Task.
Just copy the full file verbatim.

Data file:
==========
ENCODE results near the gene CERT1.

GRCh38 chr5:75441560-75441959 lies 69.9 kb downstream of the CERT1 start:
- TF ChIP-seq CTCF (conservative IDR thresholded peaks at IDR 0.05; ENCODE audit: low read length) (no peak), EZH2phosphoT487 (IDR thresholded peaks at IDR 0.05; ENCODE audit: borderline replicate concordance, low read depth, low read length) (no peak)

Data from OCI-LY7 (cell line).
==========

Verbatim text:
ENCODE results near the gene CERT1.

GRCh38 chr5:75441560-75441959 lies 69.9 kb downstream of the CERT1 start:
- TF ChIP-seq CTCF (conservative IDR thresholded peaks at IDR 0.05; ENCODE audit: low read length) (no peak), EZH2phosphoT487 (IDR thresholded peaks at IDR 0.05; ENCODE audit: borderline replicate concordance, low read depth, low read length) (no peak)

Data from OCI-LY7 (cell line).